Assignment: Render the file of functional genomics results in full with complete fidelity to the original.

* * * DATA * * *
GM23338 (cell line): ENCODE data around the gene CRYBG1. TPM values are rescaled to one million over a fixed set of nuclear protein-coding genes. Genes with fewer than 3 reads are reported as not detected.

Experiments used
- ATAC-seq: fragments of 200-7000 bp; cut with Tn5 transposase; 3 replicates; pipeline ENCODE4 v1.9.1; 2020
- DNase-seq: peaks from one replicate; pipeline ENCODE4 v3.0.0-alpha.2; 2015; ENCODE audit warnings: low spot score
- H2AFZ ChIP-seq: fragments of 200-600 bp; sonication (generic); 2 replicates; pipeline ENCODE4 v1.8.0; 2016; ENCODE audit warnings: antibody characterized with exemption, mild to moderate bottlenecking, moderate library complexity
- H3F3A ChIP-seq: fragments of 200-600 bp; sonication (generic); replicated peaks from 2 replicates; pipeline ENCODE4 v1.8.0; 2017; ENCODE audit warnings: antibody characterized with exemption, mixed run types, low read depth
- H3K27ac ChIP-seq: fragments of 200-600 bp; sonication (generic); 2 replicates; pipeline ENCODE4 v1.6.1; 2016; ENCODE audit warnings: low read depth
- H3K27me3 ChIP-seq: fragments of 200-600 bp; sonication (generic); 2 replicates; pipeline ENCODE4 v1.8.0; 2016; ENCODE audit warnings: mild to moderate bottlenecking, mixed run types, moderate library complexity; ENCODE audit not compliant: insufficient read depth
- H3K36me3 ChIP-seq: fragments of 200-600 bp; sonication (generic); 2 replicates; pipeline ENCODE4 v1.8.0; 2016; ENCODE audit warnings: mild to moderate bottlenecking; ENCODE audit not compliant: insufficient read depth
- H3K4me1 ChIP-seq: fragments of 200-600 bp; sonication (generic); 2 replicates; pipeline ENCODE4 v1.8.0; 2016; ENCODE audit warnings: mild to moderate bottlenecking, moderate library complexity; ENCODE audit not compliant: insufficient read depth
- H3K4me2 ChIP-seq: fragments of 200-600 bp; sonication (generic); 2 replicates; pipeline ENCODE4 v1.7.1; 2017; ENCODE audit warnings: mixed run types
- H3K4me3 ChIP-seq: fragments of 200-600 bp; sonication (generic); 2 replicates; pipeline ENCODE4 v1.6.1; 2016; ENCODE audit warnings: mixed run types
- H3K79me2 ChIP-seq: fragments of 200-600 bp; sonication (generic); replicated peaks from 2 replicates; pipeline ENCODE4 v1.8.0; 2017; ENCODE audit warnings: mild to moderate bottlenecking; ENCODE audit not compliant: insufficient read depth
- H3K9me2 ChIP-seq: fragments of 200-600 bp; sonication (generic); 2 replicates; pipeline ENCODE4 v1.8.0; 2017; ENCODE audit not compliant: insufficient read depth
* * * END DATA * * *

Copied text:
GM23338 (cell line): ENCODE data around the gene CRYBG1. TPM values are rescaled to one million over a fixed set of nuclear protein-coding genes. Genes with fewer than 3 reads are reported as not detected.

Experiments used
- ATAC-seq: fragments of 200-7000 bp; cut with Tn5 transposase; 3 replicates; pipeline ENCODE4 v1.9.1; 2020
- DNase-seq: peaks from one replicate; pipeline ENCODE4 v3.0.0-alpha.2; 2015; ENCODE audit warnings: low spot score
- H2AFZ ChIP-seq: fragments of 200-600 bp; sonication (generic); 2 replicates; pipeline ENCODE4 v1.8.0; 2016; ENCODE audit warnings: antibody characterized with exemption, mild to moderate bottlenecking, moderate library complexity
- H3F3A ChIP-seq: fragments of 200-600 bp; sonication (generic); replicated peaks from 2 replicates; pipeline ENCODE4 v1.8.0; 2017; ENCODE audit warnings: antibody characterized with exemption, mixed run types, low read depth
- H3K27ac ChIP-seq: fragments of 200-600 bp; sonication (generic); 2 replicates; pipeline ENCODE4 v1.6.1; 2016; ENCODE audit warnings: low read depth
- H3K27me3 ChIP-seq: fragments of 200-600 bp; sonication (generic); 2 replicates; pipeline ENCODE4 v1.8.0; 2016; ENCODE audit warnings: mild to moderate bottlenecking, mixed run types, moderate library complexity; ENCODE audit not compliant: insufficient read depth
- H3K36me3 ChIP-seq: fragments of 200-600 bp; sonication (generic); 2 replicates; pipeline ENCODE4 v1.8.0; 2016; ENCODE audit warnings: mild to moderate bottlenecking; ENCODE audit not compliant: insufficient read depth
- H3K4me1 ChIP-seq: fragments of 200-600 bp; sonication (generic); 2 replicates; pipeline ENCODE4 v1.8.0; 2016; ENCODE audit warnings: mild to moderate bottlenecking, moderate library complexity; ENCODE audit not compliant: insufficient read depth
- H3K4me2 ChIP-seq: fragments of 200-600 bp; sonication (generic); 2 replicates; pipeline ENCODE4 v1.7.1; 2017; ENCODE audit warnings: mixed run types
- H3K4me3 ChIP-seq: fragments of 200-600 bp; sonication (generic); 2 replicates; pipeline ENCODE4 v1.6.1; 2016; ENCODE audit warnings: mixed run types
- H3K79me2 ChIP-seq: fragments of 200-600 bp; sonication (generic); replicated peaks from 2 replicates; pipeline ENCODE4 v1.8.0; 2017; ENCODE audit warnings: mild to moderate bottlenecking; ENCODE audit not compliant: insufficient read depth
- H3K9me2 ChIP-seq: fragments of 200-600 bp; sonication (generic); 2 replicates; pipeline ENCODE4 v1.8.0; 2017; ENCODE audit not compliant: insufficient read depth